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The Reyrolle Story: 31 - An England Goalkeeper

Reyrolle, the huge Tyneside engineering firm,produced many excellent sports people, including goalkeeper Ray Wood, who played for England and was one of Manchester United's famous Busby Babes.

Robert Owen continues his history of the firm which he joined as an apprentice.

To purchase a copy of Robert's book please click on http://www.amazon.co.uk/Reyrolle-Story-History-Co-Ltd/dp/1905295073/ref=sr_1_1?ie=UTF8&s=books&qid=1245678876&sr=1-1

During the austere post-war years and with such a large workforce, sports activities provided by the Company grew in popularity. It was the golden age of cricket with Reyrolle's first team winning the Tyneside Senior League in 1948/49/50. Chapman (2003) describes their success and how, ruddy and rotund George Baston and Aussie post-graduate student Peter Molloy were stars of the team. George went on to play for Northumberland and Peter was the first Australian to represent Durham County. George recalls when he visited Australia for Reyrolle in 1970, he looked up his old cricketing colleague and found him managing a copper mine on the Gold Coast.

Why did the Accounts Department at Reyrolle provide so many successful cricketers? Andy Landells was perhaps the most well known. He was Captain, Secretary and Chairman for many years and died far too young in 1971. There was also Ernie Broome, who was professional at several local clubs before returning to Reyrolle to become a "cricket pensioner". Tim Masarachi was small in stature but big in heart as he opened the batting against the best of the bowling. Eddie Dance played for many years and then organised the Inter-departmental Competition as member of the Sports Management Committee (SMC). Then there was Bob Smith - Captain of a very successful Second XI, slow bowler Harry Hudson and future Chairman of the SMC, Cyril Mudditt.

Perhaps the most successful of the many Reyrolle sportsmen was Ray Wood. An apprentice during the late 1940s, Ray played in goal for Reyrolle Juniors in the Jarrow and District J.O.C. League. After some experience with Newcastle and Darlington he signed for Manchester United while still an apprentice. Keen for him to complete his training, John Gray - Reyrolle Training Officer, arranged for him to finish his apprenticeship with Associated Electrical Industries in Manchester. During the fifties Ray went on to become a member of the famous 'Busby Babes' and gained three caps as an England goalkeeper. On 6th February 195 8 he was seriously injured in the Munich plane crash that claimed the lives of eight Manchester United players.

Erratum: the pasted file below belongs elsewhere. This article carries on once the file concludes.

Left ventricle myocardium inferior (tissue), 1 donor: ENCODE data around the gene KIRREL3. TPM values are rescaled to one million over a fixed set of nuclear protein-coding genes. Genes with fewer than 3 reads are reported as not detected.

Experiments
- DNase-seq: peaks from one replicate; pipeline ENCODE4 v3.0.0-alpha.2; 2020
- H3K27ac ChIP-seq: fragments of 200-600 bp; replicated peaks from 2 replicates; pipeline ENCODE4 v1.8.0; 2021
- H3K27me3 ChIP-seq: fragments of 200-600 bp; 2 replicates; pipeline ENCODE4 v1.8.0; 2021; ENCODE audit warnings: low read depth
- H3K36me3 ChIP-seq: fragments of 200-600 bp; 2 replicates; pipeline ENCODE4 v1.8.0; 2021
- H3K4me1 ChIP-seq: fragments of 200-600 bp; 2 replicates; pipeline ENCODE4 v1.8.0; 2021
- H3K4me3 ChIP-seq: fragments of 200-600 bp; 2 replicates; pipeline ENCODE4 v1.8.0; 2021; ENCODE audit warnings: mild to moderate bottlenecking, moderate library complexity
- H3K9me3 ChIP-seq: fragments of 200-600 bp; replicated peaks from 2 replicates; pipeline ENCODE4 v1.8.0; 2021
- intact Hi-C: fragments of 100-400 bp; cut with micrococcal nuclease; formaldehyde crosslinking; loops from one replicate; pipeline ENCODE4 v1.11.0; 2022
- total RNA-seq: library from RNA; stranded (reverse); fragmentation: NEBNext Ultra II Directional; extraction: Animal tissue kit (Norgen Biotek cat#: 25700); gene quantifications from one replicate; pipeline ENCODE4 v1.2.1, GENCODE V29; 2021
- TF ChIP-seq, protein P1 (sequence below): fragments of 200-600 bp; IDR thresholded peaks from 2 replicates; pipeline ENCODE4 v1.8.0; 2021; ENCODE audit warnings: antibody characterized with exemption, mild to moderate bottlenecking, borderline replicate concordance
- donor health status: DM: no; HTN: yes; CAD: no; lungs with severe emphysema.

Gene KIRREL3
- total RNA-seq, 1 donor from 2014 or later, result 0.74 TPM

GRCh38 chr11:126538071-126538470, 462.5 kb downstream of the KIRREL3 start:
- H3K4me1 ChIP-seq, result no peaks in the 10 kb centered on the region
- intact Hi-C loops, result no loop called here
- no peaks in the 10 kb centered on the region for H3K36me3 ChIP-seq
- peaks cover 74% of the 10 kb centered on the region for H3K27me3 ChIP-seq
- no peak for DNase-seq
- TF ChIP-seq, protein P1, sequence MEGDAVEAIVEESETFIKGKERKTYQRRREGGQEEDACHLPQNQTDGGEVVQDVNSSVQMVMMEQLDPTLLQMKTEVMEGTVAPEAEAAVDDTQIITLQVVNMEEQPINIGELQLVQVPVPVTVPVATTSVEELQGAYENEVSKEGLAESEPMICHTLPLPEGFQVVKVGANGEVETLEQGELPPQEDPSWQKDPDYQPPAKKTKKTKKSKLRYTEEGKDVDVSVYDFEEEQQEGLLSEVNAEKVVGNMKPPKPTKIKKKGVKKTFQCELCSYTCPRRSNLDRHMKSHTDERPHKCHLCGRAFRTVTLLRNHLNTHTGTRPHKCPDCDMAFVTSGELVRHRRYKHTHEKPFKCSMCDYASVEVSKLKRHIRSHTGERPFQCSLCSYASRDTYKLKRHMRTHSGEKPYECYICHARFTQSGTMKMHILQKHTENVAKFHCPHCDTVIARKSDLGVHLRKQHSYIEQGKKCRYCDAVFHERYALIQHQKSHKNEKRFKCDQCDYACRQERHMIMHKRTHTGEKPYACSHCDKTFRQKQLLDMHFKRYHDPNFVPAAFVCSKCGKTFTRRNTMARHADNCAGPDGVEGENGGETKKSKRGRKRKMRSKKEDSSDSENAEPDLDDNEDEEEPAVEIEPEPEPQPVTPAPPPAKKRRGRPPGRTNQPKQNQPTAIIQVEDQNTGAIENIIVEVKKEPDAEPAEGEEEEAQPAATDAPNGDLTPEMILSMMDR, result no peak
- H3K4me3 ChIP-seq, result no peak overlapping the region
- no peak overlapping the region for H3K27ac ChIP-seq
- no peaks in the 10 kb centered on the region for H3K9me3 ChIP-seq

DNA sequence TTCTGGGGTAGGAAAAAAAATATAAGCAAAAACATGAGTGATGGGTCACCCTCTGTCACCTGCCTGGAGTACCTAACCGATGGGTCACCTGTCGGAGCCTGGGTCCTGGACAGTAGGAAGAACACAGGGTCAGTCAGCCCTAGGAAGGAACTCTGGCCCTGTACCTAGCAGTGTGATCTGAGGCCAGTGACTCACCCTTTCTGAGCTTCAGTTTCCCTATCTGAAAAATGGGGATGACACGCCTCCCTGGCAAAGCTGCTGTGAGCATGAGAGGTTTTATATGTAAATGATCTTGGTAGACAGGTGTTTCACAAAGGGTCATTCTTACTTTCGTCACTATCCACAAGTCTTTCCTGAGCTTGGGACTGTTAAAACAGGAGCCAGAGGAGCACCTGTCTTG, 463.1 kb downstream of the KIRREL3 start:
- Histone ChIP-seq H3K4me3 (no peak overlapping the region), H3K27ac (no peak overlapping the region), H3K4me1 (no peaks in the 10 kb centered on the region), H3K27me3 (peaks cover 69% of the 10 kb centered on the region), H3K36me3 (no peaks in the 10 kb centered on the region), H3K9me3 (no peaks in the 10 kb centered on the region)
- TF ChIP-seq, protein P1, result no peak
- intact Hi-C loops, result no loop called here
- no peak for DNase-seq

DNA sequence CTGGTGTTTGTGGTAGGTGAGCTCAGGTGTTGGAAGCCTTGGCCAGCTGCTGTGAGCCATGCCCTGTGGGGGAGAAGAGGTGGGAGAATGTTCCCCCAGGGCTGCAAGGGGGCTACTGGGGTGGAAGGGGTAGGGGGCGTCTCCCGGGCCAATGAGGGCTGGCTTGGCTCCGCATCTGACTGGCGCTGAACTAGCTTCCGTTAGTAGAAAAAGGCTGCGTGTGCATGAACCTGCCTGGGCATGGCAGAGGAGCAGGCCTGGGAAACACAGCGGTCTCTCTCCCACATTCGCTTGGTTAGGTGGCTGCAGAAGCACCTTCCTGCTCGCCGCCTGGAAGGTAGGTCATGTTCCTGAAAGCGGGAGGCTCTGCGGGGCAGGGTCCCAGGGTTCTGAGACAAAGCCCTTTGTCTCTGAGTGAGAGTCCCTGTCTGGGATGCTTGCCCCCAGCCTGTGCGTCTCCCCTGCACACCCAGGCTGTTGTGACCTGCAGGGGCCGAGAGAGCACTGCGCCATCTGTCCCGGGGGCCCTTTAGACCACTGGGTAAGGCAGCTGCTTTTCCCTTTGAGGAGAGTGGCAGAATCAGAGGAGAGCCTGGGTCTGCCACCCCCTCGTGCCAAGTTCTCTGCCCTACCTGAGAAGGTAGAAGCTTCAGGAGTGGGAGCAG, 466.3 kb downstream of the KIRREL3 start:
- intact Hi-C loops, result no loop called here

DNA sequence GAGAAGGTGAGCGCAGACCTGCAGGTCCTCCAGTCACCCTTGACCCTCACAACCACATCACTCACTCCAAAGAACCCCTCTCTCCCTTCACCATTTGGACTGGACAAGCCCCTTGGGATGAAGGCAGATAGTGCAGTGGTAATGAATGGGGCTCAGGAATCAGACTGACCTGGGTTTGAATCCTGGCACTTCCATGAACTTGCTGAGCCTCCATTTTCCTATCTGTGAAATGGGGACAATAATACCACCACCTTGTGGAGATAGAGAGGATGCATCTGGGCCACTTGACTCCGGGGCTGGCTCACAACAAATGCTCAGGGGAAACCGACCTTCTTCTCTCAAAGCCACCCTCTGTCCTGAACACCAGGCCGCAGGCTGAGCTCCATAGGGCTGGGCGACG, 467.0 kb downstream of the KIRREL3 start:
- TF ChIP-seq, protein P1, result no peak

Ray recovered and then spent many years coaching throughout the world. The former Reyrolle apprentice died in 2002 and Manchester United were represented at a well attended Memorial Service at St. Aloysius R.C. Church. Baden Powell, a life long friend remembers 'Timber Wood' as a school mate, apprentice and football colleague who in spite of his success never forgot his years at Reyrolle.
Bob Wood (no relation) (Hebburn Works) Alan Miller (Drawing Office) and Bill Downey (Test) were also Reyrolle employees who made the grade as football league referees, although rumour suggested that the former dare not return to Merseyside after a rather robust local derby.

The highlight of the rugby season was often the annual Reyrolle versus Parsons game. In 1956 the switchgear manufacturers beat the turbine makers with what the Reyrolle Review described as "A penalty goal kicked by Ken Land from outside the 25 yard line, near the touch-line and against the wind".

Perhaps the most remembered sports activities in the Company were the Inter-Departmental Competitions. These involved a variety of sports with numerous teams entering from throughout the works and offices. Played after work they were a mixture of young, Saturday afternoon regulars and older occasional players. A good time was had by all.

The 1950s were also famous for the Firm's Annual Field (or Sports) Day. A mixture of individual pursuits and team games, the Field Day was very popular with families. When blessed with a fine day over 5,000 crowded into the sports field. The event ran without a break for eleven years, before disappearing without a trace in 1962.



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